Management buyouts (MBOs) remain an increasingly popular form of corporate restructuring, particularly in sectors such as technology, manufacturing, and hospitality.
Recent high-profile MBOs include the £100 million purchase of Pizza Hut by the firm’s senior leadership team, after a £60 million investment and rollout of an updated brand and menu.
But what exactly is an MBO, and when does this type of corporate restructuring make perfect business sense?
What is an MBO?
An MBO is a type of corporate restructuring in which a business’s management or senior leadership team purchases some or all of the company’s shareholding and becomes the new owner.
To complete an MBO, the buyers tend to work with a private equity firm or similar investor to facilitate a so-called “liquidity event”, which helps to realize the market value of a company’s shareholding and optimize future returns.
From a private equity perspective, MBOs are ideal as they typically incur lower levels of risk and enable them to tap into an experienced and knowledgeable management team that has already demonstrated its credentials in the relevant sector.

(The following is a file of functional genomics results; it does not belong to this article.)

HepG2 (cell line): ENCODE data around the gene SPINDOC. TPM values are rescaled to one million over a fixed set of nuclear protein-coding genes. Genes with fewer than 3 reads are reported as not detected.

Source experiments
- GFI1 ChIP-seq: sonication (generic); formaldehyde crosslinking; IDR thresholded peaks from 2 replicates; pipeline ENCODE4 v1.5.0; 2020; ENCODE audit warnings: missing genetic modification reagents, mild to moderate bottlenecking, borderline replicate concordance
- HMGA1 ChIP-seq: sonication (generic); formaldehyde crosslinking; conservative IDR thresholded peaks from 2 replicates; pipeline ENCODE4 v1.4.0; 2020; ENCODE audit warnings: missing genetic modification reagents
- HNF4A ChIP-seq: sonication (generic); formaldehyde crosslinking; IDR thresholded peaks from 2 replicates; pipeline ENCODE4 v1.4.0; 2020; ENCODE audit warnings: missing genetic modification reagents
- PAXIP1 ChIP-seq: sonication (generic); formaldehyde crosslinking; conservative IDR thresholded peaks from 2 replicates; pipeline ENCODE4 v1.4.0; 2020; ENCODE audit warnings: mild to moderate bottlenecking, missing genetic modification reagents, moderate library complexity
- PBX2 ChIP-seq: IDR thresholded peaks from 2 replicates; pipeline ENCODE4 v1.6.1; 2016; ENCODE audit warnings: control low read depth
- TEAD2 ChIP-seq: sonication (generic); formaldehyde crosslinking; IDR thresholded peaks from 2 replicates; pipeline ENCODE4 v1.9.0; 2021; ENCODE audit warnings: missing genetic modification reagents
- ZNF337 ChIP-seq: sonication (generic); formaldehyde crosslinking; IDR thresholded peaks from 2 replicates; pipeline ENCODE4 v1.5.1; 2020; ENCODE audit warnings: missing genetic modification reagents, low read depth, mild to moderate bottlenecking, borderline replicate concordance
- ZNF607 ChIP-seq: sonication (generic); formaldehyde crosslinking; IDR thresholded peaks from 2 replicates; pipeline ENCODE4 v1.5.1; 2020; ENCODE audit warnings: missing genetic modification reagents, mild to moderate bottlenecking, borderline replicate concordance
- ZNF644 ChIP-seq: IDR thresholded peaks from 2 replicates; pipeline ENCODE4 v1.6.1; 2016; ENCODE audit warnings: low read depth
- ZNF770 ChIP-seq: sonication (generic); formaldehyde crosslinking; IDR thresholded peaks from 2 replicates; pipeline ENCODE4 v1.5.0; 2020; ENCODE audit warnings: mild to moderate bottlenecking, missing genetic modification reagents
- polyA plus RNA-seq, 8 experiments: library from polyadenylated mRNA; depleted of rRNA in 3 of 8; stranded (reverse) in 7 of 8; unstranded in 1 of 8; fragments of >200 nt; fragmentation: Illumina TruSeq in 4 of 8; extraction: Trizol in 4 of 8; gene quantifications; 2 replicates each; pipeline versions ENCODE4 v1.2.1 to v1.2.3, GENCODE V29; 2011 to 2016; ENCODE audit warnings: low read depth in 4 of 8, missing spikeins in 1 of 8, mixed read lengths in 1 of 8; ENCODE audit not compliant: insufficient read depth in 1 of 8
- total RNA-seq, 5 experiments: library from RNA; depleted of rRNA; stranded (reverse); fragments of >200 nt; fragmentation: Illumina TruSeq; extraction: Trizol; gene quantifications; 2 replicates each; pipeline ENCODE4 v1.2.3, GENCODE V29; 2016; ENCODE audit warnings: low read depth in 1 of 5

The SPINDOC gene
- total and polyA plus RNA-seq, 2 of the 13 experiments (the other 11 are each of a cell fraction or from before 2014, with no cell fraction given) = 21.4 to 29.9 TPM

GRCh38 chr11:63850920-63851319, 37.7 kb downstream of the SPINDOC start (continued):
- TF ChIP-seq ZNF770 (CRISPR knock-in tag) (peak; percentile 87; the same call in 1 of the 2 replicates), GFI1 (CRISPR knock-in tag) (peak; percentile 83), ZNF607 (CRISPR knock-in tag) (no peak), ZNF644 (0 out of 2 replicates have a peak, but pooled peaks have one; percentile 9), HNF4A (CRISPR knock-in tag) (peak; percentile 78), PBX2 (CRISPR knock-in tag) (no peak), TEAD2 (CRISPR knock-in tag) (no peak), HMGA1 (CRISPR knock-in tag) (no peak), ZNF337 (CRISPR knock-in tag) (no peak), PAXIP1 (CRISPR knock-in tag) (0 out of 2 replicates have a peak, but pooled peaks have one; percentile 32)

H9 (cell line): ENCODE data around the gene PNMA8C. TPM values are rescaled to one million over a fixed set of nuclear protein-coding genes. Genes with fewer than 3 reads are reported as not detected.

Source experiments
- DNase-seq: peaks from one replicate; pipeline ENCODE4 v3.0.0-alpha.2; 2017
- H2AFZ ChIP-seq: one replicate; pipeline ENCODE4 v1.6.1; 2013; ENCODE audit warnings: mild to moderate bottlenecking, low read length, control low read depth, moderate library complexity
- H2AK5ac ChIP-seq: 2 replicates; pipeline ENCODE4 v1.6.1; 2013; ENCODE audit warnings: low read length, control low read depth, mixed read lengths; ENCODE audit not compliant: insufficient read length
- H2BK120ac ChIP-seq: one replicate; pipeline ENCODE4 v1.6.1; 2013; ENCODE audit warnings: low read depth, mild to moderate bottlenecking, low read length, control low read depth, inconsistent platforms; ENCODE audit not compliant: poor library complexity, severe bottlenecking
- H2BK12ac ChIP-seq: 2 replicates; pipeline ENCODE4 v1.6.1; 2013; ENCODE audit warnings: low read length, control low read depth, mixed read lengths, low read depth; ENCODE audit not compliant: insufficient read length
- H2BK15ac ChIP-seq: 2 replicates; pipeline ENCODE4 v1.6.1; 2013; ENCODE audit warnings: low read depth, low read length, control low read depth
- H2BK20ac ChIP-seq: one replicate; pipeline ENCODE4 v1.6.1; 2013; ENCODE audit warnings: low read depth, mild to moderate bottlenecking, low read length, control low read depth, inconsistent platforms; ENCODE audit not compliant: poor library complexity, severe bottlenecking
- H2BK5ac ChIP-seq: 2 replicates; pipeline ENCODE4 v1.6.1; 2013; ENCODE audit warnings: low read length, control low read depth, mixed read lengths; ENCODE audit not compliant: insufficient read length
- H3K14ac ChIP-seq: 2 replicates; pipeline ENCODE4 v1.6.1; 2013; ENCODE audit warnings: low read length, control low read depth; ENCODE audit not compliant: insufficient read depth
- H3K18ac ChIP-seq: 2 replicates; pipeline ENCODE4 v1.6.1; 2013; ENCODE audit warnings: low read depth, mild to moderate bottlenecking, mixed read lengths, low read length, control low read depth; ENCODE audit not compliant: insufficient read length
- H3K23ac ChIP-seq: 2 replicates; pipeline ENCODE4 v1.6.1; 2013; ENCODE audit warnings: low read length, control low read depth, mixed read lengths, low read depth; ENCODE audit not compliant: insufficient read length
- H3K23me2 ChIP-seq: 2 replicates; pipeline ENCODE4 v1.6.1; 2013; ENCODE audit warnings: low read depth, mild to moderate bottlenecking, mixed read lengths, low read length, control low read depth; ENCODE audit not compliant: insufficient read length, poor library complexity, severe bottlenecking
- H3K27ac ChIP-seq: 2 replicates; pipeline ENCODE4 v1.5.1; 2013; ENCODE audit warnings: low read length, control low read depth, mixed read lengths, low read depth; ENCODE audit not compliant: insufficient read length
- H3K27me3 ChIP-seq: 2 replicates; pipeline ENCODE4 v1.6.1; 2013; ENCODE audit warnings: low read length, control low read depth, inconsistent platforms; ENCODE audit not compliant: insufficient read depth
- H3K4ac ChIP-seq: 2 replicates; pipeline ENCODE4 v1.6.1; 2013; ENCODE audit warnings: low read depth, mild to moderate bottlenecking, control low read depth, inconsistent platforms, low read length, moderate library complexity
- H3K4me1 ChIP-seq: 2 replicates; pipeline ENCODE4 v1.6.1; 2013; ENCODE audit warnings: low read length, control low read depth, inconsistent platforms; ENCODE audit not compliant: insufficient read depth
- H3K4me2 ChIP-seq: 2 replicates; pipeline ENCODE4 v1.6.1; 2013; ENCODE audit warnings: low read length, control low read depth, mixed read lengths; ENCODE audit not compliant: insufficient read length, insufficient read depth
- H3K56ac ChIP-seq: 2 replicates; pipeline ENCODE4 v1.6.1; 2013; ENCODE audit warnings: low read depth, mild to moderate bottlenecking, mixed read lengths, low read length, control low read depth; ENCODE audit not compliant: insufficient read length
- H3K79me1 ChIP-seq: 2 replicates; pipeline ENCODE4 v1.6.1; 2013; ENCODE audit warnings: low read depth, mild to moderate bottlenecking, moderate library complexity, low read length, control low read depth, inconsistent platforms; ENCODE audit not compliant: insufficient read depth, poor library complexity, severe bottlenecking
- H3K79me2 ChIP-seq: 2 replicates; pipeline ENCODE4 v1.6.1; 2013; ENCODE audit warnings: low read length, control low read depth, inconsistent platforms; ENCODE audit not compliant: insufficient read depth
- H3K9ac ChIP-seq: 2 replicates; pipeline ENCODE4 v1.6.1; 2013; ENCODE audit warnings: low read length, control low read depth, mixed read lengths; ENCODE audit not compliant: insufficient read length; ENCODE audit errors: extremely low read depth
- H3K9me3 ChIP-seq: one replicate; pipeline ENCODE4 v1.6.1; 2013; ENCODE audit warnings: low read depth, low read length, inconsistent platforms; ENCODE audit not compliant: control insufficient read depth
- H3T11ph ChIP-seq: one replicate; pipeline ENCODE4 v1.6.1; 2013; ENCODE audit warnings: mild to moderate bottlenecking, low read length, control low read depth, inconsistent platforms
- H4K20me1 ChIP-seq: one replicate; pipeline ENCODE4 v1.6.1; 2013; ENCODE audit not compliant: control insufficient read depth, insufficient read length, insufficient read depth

When Does an MBO Make Sense?
The question that remains, of course, is in which scenarios do a management buyout make sense? Here are some considerations to keep in mind:
● #1. When Management Teams Have Created Significant Value: A senior management or leadership team can be diverse in nature, but such groups will usually comprise a broad and impressive skillset. Often, it’s this team that has created the real and tangible value in a business, so an MBO puts the leadership in a position to determine the strategic future of the venture and incentivizes them to achieve optimal growth over time.
● #2. When Management Teams Have Been Groomed for Success: Around 99% of UK SMEs are small and medium-sized ventures, many of which are owned by the founder and have a core management team that has been groomed for success. In this instance, succession plans are often built around a future MBO, in order to enable continuity within the business and place the company in the hands of an inherently capable leadership team.
● #3. When a Deal Needs to Be Done Quickly: When an existing owner or founder decides to sell their business, there’s little doubt that an MBO ensures a quicker, cheaper, and more efficient transaction. Certainly, less time and money is spent on the legal side of the deal (such as negotiating warranties) through a management buyout, while this also makes such deals attractive to private equity investment teams and similar funders.
Featured image: Unsplash (Alvaro Reyes).